Vehicular Circulation:
There are three points of access to the 1,400-space garage. A main entrance on Eighth near Market leads to the arrival court and the upper garage. This access is convenient for retail users, theater goers, visitors and leasing prospects. It will be the only garage entrance during the first phase. A second entrance accesses the garage directly from Eighth yet closer to Mission. A third entrance is midblock located off Eight Street via a newly created service drive along the East property line. Multiple garage entrances add convenience to the users and distribute loads to different points. The garages are connected internally for ease of circulation and choice of access and egress and their multiple access points and location of ramps facilitates phasing.

Massing:
The buildings are conceived as a series of rectangular prisms that rest on each other. Each building has a different volumetric composition that results in an individual expression within the common vocabulary of the block. The arrangement of volumes is intended to form a multidimensional neighborhood of buildings, with some structures expectedly anchored firmly on the ground, some less expectedly suspended above other volumes, some informally overlapping.

The organization of the volumes, with off-center smaller footprints in the upper levels, respects the intent of the setback requirements. In fact, the reduced upper volumes diminish the impact of the buildings on the skyline and open zones of light for the central park.

The staggering of the stacked volumes also creates vertical open zones that allow additional light into the park while appearing as monumental windows or portals to the street. Glass-enclosed corridors cross these voids, revealing the internal life of the buildings from both street and park.

The volumes appear suspended from a central spine. A thin zone of metal and glass slices through the center axis of each block, reducing the perceived thickness of the elements and multiplying their number. Each building has two spines. A projecting stair clad in metal panels rises to split the rooftop structure. At the opposite end, a glass recessed zones rises beyond the roof to form a glass lantern at the end of each building.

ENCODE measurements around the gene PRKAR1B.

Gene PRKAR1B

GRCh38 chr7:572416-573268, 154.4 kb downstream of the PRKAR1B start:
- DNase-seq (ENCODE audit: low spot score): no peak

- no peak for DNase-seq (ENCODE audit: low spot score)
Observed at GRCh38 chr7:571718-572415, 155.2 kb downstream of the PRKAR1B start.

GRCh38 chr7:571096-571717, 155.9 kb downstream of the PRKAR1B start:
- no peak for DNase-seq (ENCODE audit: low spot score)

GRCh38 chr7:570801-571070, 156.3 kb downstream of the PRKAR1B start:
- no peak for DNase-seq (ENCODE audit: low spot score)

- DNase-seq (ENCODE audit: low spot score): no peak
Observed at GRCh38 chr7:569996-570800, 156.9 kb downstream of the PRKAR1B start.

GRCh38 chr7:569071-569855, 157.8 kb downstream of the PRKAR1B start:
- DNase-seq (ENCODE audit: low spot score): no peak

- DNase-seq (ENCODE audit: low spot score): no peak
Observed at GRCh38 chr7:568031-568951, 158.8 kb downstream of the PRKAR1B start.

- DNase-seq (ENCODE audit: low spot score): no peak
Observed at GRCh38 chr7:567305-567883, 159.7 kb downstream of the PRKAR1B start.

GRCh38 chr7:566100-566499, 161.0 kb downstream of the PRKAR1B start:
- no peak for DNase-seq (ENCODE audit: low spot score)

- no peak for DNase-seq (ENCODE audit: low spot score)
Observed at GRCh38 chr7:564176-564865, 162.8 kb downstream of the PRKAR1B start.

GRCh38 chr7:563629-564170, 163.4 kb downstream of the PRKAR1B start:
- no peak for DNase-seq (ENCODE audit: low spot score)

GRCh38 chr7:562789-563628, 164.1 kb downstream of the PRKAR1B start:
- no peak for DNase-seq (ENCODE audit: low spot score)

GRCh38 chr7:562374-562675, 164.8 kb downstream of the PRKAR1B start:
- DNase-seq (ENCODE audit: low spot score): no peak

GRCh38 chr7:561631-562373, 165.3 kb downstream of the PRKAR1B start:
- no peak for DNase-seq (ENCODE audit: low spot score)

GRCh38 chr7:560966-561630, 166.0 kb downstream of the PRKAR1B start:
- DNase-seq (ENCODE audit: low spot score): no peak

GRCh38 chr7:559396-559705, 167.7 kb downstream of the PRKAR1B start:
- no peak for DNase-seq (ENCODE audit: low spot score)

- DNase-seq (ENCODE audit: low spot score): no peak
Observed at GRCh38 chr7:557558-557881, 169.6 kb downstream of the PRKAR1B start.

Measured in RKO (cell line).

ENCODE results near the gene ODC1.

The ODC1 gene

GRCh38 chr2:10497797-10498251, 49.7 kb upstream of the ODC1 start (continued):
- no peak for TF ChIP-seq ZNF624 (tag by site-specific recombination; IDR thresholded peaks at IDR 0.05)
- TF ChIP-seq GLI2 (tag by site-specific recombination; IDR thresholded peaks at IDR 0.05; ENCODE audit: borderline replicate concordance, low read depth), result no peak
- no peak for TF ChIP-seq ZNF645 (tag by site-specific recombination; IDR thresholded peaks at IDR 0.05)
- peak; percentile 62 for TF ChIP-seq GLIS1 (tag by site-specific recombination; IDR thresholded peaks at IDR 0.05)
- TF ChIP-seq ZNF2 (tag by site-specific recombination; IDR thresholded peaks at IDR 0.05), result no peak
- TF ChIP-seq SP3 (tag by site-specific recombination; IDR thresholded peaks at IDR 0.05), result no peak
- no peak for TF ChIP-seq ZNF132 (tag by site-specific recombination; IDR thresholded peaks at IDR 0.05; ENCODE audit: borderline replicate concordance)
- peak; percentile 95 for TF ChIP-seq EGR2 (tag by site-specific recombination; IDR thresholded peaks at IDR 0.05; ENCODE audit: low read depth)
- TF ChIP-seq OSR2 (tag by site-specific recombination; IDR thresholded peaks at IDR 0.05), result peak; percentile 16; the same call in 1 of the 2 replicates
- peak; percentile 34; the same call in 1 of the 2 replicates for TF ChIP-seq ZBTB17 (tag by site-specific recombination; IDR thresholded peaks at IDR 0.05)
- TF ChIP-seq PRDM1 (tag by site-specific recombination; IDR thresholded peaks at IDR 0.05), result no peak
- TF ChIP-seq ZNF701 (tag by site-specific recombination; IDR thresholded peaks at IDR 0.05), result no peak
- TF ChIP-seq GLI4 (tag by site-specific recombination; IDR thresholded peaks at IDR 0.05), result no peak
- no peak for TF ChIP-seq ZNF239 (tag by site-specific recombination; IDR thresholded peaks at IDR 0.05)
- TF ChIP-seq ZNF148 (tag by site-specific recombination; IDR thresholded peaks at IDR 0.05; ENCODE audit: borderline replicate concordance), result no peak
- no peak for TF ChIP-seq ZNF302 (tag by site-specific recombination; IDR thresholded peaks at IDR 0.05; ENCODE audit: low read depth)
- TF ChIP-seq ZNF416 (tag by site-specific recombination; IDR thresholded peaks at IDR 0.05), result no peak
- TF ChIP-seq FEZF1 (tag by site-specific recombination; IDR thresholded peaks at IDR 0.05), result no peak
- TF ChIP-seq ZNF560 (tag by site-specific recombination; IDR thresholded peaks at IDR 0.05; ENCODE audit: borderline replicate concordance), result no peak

The re-proportioned volumes are articulated by the depth of the colored cement panels, creating a shadow line. The facades combine two tones of gray, pewter and steel, and two tones of beige, limestone and sand, adding a subtle yet clear differentiation between the volumes.

Trinity Place San Francisco San Francisco Residential Development Mission Street Residential Development

Fenestration and Panelization:
The square window module is coordinated with the structural and functional bay size to create an orderly grid. Each window is subdivided into four panes. The upper panels are equally divided into two operable panels that allow for self-cleaning of the unit by the tenant. The lower panes are fixed and divided asymmetrically to create a square and a horizontal panel. The square panel is in frosted glass, creating a multitude of white highlights at daytime, glowing reflectors at night.

The geometry of the precast panel scoring relates to the window design, relating to the combined symmetry and asymmetry of the window design while concealing the rigidity of the precast components. The scoring and panelization of the precast components of the end walls emphasizes the split of the volumes by contrasting vertical and horizontal patterns while incorporating the vertical windows of the secondary bedrooms and the horizontal windows of the bathrooms.

The Park: